There are some cool sounds on “Aura,” especially at the beginning, but the lyrics are just so mind-numbingly banal, and the main chorus melody isn’t strong enough to carry what is otherwise one of the better songs on the album. For a song with such a provocative title, “Sexxx Dreams” is remarkably pedestrian, throwaway pop (“When I lay in bed I touch myself and think of you”… oh my, edgy! Vanity would blush!) “Venus” has a certain funky appeal, but it doesn’t have a hook strong enough to make it really work (and again, those cringe-worthy lyrics – “Uranus, don’t you know my ass is famous!!!). The title-track seems promising at first but ultimately grows dull and lifeless. “Swine” is a bit edgier than the rest of the album and could possibly be salvaged by some good remixes. “Fashion!” is Gaga’s dip into the combination of modern electronic pop and retro R&B that Daft Punk, Robin Thicke and Justin Timberlake have already done far better. Just dig up Bowie’s original “Fashion,” you’ll be far better off. “Dope” is Pink-lite (“Sober,” a track similar in style and subject, is far superior), and Gaga’s oddly overwrought vocal performance is off-putting. She doesn’t have the vocal chops to make it work. “Gypsy” is one of the stronger tracks, and it’s tucked away near the end -- but that said, it sounds like every other pop-dance song that’s been pumped out by the record industry machine in the last five years. Like the rest of “Artpop,” it will ultimately erase itself from the world’s collective consciousness.
There is no depth of feeling or spirit of experimentation on “Artpop” -- it’s all gimmicks, and half-hearted stabs at a variety of styles that others have already done far better. There is no cohesion, unity or purpose. There isn’t even much fun. It has a vibe of calculation and projecting an image or persona rather than of creating great pop music. And then there’s Gaga’s voice -- on several tracks her vocals sound remarkably thin and whiny.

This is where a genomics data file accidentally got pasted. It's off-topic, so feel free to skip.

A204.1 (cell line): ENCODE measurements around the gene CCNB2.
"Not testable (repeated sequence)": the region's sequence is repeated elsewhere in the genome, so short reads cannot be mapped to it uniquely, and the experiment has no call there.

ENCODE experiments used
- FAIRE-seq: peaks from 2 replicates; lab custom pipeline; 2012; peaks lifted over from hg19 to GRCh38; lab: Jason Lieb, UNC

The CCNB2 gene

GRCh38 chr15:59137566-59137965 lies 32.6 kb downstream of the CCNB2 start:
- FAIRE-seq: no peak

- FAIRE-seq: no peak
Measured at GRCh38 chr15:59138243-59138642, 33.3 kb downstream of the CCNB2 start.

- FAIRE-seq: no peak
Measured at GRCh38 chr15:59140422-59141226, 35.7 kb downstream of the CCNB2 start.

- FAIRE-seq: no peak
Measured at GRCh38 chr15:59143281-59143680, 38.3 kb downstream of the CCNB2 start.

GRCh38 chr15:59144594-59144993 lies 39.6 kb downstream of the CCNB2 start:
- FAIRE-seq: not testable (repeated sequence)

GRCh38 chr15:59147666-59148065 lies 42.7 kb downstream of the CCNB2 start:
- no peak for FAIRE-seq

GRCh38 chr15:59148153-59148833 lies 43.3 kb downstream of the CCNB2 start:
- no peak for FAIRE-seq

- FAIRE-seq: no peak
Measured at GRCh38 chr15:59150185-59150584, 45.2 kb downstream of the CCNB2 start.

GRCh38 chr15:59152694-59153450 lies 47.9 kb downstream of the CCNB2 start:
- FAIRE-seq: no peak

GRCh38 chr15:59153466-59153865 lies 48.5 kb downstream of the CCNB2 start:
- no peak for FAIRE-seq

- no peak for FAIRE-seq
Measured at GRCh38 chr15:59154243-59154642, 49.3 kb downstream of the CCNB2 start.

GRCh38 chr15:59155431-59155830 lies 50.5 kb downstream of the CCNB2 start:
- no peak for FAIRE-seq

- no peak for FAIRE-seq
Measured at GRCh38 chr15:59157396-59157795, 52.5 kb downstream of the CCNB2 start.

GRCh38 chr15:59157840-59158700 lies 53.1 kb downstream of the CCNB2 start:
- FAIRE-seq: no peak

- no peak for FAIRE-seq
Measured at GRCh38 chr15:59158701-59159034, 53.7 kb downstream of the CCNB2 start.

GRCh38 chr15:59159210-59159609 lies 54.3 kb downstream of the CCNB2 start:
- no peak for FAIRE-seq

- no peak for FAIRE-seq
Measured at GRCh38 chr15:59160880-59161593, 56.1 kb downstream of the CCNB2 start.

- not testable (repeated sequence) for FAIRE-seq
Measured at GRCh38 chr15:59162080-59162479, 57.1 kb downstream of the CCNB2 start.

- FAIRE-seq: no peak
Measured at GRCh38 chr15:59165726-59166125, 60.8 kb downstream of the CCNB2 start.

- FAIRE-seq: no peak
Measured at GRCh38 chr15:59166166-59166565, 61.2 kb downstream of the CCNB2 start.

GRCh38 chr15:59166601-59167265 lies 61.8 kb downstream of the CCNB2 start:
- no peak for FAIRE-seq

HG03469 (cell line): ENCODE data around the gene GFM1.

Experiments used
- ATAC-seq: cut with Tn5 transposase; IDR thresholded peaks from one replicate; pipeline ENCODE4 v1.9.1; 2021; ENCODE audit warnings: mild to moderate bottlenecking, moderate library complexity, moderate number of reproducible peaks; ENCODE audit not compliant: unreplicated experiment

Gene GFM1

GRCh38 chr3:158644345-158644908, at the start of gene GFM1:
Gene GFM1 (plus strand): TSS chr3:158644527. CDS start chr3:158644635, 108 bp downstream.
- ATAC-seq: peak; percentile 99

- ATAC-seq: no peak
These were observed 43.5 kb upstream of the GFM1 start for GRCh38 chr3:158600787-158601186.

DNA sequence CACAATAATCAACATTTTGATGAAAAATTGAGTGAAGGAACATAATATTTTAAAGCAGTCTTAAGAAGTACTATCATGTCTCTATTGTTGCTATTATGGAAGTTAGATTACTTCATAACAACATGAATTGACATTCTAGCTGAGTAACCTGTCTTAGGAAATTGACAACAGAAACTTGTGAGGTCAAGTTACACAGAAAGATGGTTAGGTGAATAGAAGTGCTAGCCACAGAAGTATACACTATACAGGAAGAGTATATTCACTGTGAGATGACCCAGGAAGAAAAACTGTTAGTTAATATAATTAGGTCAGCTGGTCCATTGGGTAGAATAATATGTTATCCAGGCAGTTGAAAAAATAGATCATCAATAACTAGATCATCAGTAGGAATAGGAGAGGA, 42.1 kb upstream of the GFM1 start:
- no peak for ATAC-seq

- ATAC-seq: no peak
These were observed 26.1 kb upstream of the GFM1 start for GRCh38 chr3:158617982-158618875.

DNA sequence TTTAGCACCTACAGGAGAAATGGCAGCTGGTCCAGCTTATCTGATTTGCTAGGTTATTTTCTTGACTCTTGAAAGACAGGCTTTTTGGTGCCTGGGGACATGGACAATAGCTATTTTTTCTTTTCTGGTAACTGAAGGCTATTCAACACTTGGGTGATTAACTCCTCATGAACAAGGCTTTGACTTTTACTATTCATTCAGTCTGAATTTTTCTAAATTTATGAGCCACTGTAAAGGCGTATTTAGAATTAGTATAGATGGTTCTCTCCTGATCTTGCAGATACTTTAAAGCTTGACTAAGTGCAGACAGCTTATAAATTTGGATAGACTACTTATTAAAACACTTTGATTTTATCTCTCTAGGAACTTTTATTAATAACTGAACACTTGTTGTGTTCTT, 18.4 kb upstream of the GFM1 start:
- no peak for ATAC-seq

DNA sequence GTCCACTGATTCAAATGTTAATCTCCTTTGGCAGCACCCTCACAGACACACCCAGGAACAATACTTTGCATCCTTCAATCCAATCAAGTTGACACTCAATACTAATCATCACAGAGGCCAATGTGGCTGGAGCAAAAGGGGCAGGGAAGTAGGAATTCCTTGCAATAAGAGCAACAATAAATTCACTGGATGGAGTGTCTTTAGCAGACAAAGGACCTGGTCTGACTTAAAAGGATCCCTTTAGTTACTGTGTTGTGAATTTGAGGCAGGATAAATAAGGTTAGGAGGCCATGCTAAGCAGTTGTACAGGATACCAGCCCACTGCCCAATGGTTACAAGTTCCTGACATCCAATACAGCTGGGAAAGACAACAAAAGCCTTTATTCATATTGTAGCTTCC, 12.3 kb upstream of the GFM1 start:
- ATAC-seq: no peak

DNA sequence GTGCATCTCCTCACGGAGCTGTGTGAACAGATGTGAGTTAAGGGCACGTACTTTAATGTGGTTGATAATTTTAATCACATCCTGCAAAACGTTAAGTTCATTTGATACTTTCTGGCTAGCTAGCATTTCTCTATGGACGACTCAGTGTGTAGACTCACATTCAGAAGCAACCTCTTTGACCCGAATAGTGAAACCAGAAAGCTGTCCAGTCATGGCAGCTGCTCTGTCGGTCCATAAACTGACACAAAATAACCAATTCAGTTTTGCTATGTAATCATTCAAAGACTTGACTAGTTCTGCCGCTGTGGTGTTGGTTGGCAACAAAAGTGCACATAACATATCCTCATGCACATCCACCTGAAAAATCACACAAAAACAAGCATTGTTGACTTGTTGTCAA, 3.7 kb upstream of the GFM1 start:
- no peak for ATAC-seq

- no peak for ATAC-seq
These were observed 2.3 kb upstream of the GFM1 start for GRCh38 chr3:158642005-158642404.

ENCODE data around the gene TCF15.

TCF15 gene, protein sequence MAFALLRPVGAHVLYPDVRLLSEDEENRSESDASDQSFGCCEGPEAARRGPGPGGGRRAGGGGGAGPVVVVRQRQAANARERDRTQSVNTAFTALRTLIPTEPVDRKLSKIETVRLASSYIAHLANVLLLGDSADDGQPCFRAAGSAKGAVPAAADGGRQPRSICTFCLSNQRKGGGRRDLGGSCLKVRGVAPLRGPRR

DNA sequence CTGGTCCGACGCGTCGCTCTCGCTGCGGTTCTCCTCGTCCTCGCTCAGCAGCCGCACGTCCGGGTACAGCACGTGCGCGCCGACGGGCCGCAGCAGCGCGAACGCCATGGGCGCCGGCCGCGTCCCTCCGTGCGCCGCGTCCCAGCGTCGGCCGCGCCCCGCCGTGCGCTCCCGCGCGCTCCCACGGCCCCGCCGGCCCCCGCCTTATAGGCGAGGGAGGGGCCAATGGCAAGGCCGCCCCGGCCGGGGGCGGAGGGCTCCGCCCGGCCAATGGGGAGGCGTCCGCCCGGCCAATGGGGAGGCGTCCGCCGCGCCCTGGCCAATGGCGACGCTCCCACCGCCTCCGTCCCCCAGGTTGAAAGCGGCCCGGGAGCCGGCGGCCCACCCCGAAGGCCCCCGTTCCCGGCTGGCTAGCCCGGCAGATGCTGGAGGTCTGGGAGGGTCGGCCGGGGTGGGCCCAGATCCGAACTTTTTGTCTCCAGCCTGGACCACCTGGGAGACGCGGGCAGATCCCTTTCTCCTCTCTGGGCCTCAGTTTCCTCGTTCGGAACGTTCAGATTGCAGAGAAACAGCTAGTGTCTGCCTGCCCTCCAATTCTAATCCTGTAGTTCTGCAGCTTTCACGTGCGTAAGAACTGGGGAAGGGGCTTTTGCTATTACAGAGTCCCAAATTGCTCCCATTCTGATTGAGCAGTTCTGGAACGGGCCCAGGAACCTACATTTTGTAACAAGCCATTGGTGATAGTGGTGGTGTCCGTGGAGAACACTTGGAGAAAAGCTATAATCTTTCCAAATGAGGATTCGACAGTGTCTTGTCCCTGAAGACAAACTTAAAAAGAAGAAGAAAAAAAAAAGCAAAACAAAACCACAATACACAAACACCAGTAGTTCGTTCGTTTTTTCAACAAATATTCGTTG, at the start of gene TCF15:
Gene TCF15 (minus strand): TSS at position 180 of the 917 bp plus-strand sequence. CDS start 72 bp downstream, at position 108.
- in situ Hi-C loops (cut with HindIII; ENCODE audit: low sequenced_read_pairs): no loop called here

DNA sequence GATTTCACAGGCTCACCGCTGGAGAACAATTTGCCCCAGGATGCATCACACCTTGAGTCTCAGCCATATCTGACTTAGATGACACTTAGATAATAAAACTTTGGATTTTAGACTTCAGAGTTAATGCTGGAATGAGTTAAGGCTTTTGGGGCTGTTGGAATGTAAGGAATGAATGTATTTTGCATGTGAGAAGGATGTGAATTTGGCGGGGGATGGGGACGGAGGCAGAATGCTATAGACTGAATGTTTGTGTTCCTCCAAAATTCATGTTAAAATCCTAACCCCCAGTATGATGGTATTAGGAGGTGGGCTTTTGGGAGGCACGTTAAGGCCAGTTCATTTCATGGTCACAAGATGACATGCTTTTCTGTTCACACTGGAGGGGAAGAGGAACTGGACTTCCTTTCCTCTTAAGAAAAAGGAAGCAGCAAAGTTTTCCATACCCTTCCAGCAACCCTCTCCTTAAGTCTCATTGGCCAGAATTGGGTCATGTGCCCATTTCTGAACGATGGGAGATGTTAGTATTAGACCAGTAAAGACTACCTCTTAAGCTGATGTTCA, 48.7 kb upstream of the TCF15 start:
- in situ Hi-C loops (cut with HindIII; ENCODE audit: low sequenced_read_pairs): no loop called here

If this album had been released by a no-name pop singer who wasn’t one of the world’s biggest stars it would be met largely with an epic shrug. Maybe Gaga can squeeze a couple hits out of this record, and her legions of die-hard fans will no doubt send it hurling straight to #1 on the Billboard Top 200 album charts. It will sell… but for how long? And what about the long-term? Will there be any reason to go back and listen to “Artpop” five months from now, let alone five years from now? No. “Artpop” is pop artifice without charm, wit or heart. Who knows, maybe that’s the point? Maybe it’s meant to be a sort of bizarre performance art experiment to see if massive fame and adulation are enough to compel fans to purchase an album that’s really average at best. Whatever the thinking behind it, “Artpop” is a major miscalculation from an artist that has been arguably the most dominant force in pop music over the last five years. It’s a shame because Lady Gaga has shown she can do much better. Let’s hope she finds her inspiration and direction on the next album. But hey, at least it’s better than that awful Katy Perry record. Score one for team Gaga.